Some dogs are more prone to heat stroke than others and it may not be who you think. Brachycephalic dogs are the most likely candidates for heat stroke. What does Brachycephalic mean? Merriam-Webster defines it as meaning “short-headed or broad-headed with a cephalic index of over 80”. Cephalic Index is defined as “the ratio multiplied by 100 of the maximum breadth from side to side of the head to its maximum length from front to back in living individuals”. Bottom line is Pugs, Boston Terriers, Pekingeses, Boxers, Bulldogs, Shih Tzus or any other breed with “pushed in” faces are considered Brachycephalic. This means that their nostrils may be smaller, windpipe may be shorter, and ultimately this affects their breathing. These issues may not allow these breeds to pant as effectively, thus not allowing their bodies to cool down as efficiently as non-brachycephalic breeds that do not have any respiratory concerns. It is also important to note that if you are the parent of a Pomeranian or a Yorkshire Terrier, although they are not considered to be Brachycephalic, they are prone to heat stroke and heat stress due to their weak tracheas which can lead to respiratory distress. Don’t forget about cats either! They can be affected by the heat just as much as many dogs and it can even be worse for them if they are put in a hot plastic carrier and then put in a hot car.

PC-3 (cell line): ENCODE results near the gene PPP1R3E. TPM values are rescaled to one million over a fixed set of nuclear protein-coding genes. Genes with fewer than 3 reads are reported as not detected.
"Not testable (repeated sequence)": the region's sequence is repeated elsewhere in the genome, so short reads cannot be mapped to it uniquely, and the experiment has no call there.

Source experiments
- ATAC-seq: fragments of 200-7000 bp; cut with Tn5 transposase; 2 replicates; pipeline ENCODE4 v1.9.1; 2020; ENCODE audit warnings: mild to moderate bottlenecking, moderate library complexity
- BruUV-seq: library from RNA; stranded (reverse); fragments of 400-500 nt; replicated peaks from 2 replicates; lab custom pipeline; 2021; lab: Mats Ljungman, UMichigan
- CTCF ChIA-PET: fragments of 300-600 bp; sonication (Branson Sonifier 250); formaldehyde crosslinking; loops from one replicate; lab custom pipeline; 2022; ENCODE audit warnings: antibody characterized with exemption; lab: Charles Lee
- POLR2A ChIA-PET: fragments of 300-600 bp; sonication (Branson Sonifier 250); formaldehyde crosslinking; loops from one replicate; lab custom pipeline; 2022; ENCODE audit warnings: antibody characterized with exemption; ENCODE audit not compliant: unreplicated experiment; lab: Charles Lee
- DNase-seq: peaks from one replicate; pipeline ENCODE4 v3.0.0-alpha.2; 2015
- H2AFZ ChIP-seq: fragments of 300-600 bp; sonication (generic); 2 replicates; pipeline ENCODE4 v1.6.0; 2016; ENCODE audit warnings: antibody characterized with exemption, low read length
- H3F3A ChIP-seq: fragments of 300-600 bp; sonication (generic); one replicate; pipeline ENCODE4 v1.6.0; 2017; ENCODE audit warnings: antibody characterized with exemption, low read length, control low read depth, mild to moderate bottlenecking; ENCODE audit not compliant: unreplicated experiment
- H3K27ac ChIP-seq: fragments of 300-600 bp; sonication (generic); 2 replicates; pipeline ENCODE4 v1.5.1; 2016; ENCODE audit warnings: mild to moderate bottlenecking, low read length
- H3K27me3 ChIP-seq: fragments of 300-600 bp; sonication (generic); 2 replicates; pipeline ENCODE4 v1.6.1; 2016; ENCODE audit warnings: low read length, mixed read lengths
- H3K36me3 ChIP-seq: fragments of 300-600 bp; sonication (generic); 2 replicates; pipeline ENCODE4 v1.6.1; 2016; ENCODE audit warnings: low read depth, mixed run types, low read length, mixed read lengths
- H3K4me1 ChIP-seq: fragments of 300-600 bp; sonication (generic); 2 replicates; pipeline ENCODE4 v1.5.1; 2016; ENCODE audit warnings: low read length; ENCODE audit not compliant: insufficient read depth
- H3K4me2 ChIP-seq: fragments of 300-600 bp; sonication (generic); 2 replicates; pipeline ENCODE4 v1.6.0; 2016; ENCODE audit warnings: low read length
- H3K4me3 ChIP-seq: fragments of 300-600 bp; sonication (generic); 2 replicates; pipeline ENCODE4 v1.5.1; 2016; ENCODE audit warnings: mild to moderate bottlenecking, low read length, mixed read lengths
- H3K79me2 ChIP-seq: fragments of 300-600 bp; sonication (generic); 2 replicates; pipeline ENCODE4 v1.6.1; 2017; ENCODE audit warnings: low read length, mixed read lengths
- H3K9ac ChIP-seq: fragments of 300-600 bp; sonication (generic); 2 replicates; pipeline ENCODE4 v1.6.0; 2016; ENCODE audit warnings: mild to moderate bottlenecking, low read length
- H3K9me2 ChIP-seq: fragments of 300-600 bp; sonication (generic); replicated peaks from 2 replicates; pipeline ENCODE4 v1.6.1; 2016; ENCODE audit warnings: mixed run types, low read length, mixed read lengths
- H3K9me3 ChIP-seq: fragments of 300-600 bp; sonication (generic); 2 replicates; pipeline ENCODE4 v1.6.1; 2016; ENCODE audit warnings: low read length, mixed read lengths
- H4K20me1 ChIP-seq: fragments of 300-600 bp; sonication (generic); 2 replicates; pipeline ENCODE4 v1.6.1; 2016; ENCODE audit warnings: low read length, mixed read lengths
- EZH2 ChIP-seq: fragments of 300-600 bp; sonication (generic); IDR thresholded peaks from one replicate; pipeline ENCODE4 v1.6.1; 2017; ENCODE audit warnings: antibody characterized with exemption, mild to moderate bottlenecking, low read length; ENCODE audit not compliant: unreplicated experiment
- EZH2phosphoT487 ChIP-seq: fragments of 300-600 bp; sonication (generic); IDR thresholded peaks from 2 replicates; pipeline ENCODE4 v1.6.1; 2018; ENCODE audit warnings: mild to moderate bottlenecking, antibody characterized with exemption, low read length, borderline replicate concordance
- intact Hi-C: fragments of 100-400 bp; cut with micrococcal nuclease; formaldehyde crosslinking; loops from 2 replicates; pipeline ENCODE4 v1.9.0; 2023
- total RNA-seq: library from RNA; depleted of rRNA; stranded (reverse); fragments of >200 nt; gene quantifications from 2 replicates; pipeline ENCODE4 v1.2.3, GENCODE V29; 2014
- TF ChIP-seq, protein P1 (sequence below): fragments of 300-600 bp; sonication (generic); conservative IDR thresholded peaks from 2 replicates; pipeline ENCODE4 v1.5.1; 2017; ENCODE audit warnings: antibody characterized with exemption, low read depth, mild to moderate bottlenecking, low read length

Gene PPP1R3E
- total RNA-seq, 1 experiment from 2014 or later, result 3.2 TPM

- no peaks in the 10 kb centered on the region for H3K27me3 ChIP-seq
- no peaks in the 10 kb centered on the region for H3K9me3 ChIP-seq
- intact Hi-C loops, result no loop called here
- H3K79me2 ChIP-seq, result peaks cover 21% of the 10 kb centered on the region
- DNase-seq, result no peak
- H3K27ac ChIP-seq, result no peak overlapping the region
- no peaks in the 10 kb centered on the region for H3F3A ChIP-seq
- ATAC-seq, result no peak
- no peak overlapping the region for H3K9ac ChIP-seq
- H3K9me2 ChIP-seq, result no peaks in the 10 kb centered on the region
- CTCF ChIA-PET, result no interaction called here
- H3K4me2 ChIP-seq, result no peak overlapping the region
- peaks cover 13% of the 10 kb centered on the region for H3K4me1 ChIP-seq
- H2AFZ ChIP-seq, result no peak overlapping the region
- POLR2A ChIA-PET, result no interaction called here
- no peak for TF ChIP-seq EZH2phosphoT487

Breed aside; any dog can be subject to heat stroke. Signs of heat stroke include heavy panting, difficulty breathing, vomiting, fever, and diarrhea. Eventually the gums turn grey as shock sets in and they collapse and can go into seizures and coma. Left untreated, ultimately death follows. If your dog is showing ANY signs of heat stroke or was left outside in a car, tied up in the sun on a hot day for too long, or any other situation that could put them at a high risk for heat-related issues; call your veterinarian here in Poughkeepsie & Dutchess County, N.Y.!
- Post by Michelle W.
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